• Information can be displayed in combination with icons to give an easily visible, intelligible and a clearly legible overview of the processing operations.

In addition, the ICO also talks about different methods to provide privacy information, including using icons, dashboards, and layering information to reveal further details.

Write Your Privacy Notice The Way We Consume Online Content

The way we read online is an area of intense research. As such, we know people rarely read digital content in full. Instead, we're much more likely to scan content, picking out individual words and sentences. We only commit fully to reading online content when we find something we are interested in or are motivated to learn more.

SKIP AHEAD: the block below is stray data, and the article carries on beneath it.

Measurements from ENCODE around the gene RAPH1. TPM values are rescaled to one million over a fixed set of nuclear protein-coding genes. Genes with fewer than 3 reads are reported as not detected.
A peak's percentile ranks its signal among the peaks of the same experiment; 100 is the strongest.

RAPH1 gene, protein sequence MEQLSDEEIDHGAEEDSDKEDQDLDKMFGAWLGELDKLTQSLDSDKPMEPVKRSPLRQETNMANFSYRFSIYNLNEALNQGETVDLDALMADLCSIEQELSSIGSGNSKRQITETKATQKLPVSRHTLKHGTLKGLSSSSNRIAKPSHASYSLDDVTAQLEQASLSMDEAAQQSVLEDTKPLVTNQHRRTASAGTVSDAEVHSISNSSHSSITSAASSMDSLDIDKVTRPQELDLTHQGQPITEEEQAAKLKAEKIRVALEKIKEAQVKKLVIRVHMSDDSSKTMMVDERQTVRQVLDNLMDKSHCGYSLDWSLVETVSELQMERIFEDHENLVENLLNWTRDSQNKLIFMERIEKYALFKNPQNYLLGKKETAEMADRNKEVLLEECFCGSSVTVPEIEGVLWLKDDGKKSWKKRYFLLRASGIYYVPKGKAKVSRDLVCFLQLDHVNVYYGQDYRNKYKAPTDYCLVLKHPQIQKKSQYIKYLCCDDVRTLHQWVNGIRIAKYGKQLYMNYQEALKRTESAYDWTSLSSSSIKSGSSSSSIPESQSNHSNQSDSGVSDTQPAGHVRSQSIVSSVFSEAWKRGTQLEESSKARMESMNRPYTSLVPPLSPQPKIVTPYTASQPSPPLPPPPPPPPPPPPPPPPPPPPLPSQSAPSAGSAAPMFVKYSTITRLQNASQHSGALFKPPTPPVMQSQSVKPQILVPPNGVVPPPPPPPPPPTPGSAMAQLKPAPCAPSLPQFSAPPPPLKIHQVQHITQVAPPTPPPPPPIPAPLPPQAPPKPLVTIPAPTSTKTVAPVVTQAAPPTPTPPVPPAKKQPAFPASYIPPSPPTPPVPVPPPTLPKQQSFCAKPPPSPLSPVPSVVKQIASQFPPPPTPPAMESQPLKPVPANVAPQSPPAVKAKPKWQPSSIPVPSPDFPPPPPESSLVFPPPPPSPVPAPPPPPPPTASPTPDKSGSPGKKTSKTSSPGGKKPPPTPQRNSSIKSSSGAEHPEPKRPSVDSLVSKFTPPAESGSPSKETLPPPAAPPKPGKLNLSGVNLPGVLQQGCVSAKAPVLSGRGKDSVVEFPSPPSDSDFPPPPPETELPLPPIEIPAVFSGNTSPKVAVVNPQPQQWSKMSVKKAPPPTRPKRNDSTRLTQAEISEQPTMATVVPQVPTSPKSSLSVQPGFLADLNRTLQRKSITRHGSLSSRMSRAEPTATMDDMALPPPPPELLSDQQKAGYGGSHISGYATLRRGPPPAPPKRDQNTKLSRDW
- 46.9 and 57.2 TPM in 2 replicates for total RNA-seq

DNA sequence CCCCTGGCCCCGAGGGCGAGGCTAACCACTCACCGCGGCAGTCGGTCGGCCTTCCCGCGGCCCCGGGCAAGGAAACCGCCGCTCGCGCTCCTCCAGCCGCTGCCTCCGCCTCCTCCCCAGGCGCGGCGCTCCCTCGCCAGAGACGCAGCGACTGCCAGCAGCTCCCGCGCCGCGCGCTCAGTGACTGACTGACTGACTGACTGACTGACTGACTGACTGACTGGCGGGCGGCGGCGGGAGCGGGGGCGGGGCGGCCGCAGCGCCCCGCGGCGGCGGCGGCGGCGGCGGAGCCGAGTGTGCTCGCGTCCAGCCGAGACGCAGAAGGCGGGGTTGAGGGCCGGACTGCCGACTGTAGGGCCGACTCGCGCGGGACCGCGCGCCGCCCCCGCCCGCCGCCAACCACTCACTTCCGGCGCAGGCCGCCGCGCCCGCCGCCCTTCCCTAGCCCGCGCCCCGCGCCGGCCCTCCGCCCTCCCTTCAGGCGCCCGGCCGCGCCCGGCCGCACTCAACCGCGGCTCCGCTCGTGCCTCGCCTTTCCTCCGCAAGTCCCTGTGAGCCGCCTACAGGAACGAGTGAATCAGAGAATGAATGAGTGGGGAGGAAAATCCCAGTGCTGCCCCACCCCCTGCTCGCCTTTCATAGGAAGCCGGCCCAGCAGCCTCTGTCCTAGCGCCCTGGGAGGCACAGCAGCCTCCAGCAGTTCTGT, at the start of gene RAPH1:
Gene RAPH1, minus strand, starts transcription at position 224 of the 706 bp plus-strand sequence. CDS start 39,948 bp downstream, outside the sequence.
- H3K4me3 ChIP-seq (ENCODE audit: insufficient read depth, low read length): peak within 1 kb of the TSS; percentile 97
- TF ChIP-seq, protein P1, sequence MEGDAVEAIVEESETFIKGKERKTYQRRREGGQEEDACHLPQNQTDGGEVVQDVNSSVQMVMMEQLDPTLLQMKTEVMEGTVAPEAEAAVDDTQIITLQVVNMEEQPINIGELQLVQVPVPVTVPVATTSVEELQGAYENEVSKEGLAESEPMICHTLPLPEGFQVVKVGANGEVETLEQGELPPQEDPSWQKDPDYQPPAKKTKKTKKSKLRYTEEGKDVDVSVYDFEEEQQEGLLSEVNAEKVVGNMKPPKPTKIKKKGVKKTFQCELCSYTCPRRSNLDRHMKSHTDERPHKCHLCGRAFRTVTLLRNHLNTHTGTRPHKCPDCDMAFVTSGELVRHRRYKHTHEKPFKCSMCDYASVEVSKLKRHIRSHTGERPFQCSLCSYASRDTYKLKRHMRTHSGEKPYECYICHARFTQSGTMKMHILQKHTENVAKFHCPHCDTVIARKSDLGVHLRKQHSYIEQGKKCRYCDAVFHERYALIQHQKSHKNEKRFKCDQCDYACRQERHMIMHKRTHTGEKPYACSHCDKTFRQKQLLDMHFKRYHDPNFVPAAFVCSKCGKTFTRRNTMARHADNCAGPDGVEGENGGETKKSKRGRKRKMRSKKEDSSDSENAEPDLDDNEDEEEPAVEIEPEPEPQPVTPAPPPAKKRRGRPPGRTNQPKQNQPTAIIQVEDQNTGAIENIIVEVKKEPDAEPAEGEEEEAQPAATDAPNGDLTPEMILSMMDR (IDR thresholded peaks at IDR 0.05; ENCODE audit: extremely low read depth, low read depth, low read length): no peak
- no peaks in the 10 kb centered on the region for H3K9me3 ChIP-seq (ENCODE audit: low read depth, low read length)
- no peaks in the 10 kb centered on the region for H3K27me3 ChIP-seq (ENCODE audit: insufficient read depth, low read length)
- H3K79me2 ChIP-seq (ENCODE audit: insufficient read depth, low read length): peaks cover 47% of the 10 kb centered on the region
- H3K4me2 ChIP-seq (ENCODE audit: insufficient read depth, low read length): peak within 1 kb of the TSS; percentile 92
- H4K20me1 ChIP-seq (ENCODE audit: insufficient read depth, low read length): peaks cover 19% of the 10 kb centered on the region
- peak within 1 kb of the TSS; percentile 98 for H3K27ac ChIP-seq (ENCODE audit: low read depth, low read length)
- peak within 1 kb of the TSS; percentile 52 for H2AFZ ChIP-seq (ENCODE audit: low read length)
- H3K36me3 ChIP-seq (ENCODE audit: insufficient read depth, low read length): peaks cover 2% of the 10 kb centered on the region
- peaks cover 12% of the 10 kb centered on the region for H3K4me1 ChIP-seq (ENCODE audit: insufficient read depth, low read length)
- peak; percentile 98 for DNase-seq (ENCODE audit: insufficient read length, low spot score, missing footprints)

Therefore, the challenge is to reduce your privacy information to high-level summaries made up of brief snippets or bullet points that can be quickly scanned and clearly understood. Think of nutritional labels but for privacy. Further details can be provided using layering techniques or embedded links. These summaries can then be grouped into simple categories and presented on a dashboard-style layout with added icons for easier scanning.

This is where good website user-experience design can make all the difference. Given a proper set of instructions about the layout of your privacy information, an experienced digital marketing agency or web designer can transform a table of data and supporting information into highly engaging content that consumers will want to read.

The point is, you are making it easy for prospects, customers, service users, employees and any other relevant stakeholders (data subjects) to see precisely how you collect and process their personal data—and therefore making you genuinely more trustworthy.